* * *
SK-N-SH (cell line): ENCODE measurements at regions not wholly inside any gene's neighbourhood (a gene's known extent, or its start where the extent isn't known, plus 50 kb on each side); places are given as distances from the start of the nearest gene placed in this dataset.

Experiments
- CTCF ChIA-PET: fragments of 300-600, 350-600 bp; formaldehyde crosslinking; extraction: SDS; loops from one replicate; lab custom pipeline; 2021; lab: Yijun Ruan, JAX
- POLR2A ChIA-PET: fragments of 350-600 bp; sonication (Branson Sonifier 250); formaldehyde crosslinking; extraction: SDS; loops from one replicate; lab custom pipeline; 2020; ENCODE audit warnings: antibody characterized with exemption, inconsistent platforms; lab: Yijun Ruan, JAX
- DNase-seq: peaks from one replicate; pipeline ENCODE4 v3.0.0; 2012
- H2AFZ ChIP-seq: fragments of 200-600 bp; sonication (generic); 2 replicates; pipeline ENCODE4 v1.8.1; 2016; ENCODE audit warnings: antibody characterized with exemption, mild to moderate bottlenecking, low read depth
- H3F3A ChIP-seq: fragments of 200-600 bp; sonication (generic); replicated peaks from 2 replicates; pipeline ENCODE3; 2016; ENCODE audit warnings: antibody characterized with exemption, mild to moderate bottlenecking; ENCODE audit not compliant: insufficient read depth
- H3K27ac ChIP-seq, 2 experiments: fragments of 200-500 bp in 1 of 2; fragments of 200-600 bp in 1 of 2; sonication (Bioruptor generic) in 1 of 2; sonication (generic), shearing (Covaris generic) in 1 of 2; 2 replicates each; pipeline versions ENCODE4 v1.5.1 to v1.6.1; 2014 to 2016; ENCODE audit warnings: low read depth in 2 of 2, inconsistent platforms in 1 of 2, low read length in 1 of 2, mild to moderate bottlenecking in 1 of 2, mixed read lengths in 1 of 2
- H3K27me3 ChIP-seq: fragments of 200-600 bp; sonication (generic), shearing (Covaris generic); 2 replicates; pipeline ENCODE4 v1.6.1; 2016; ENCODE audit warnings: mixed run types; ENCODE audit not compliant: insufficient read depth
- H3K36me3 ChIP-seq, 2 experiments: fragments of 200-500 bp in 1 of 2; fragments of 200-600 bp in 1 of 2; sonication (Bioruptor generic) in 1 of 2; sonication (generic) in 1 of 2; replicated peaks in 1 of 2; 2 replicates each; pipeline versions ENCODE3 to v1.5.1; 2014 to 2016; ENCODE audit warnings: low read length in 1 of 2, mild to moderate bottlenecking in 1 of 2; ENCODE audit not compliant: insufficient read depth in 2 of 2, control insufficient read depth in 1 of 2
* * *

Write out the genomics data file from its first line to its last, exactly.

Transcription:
SK-N-SH (cell line): ENCODE measurements at regions not wholly inside any gene's neighbourhood (a gene's known extent, or its start where the extent isn't known, plus 50 kb on each side); places are given as distances from the start of the nearest gene placed in this dataset.

Experiments
- CTCF ChIA-PET: fragments of 300-600, 350-600 bp; formaldehyde crosslinking; extraction: SDS; loops from one replicate; lab custom pipeline; 2021; lab: Yijun Ruan, JAX
- POLR2A ChIA-PET: fragments of 350-600 bp; sonication (Branson Sonifier 250); formaldehyde crosslinking; extraction: SDS; loops from one replicate; lab custom pipeline; 2020; ENCODE audit warnings: antibody characterized with exemption, inconsistent platforms; lab: Yijun Ruan, JAX
- DNase-seq: peaks from one replicate; pipeline ENCODE4 v3.0.0; 2012
- H2AFZ ChIP-seq: fragments of 200-600 bp; sonication (generic); 2 replicates; pipeline ENCODE4 v1.8.1; 2016; ENCODE audit warnings: antibody characterized with exemption, mild to moderate bottlenecking, low read depth
- H3F3A ChIP-seq: fragments of 200-600 bp; sonication (generic); replicated peaks from 2 replicates; pipeline ENCODE3; 2016; ENCODE audit warnings: antibody characterized with exemption, mild to moderate bottlenecking; ENCODE audit not compliant: insufficient read depth
- H3K27ac ChIP-seq, 2 experiments: fragments of 200-500 bp in 1 of 2; fragments of 200-600 bp in 1 of 2; sonication (Bioruptor generic) in 1 of 2; sonication (generic), shearing (Covaris generic) in 1 of 2; 2 replicates each; pipeline versions ENCODE4 v1.5.1 to v1.6.1; 2014 to 2016; ENCODE audit warnings: low read depth in 2 of 2, inconsistent platforms in 1 of 2, low read length in 1 of 2, mild to moderate bottlenecking in 1 of 2, mixed read lengths in 1 of 2
- H3K27me3 ChIP-seq: fragments of 200-600 bp; sonication (generic), shearing (Covaris generic); 2 replicates; pipeline ENCODE4 v1.6.1; 2016; ENCODE audit warnings: mixed run types; ENCODE audit not compliant: insufficient read depth
- H3K36me3 ChIP-seq, 2 experiments: fragments of 200-500 bp in 1 of 2; fragments of 200-600 bp in 1 of 2; sonication (Bioruptor generic) in 1 of 2; sonication (generic) in 1 of 2; replicated peaks in 1 of 2; 2 replicates each; pipeline versions ENCODE3 to v1.5.1; 2014 to 2016; ENCODE audit warnings: low read length in 1 of 2, mild to moderate bottlenecking in 1 of 2; ENCODE audit not compliant: insufficient read depth in 2 of 2, control insufficient read depth in 1 of 2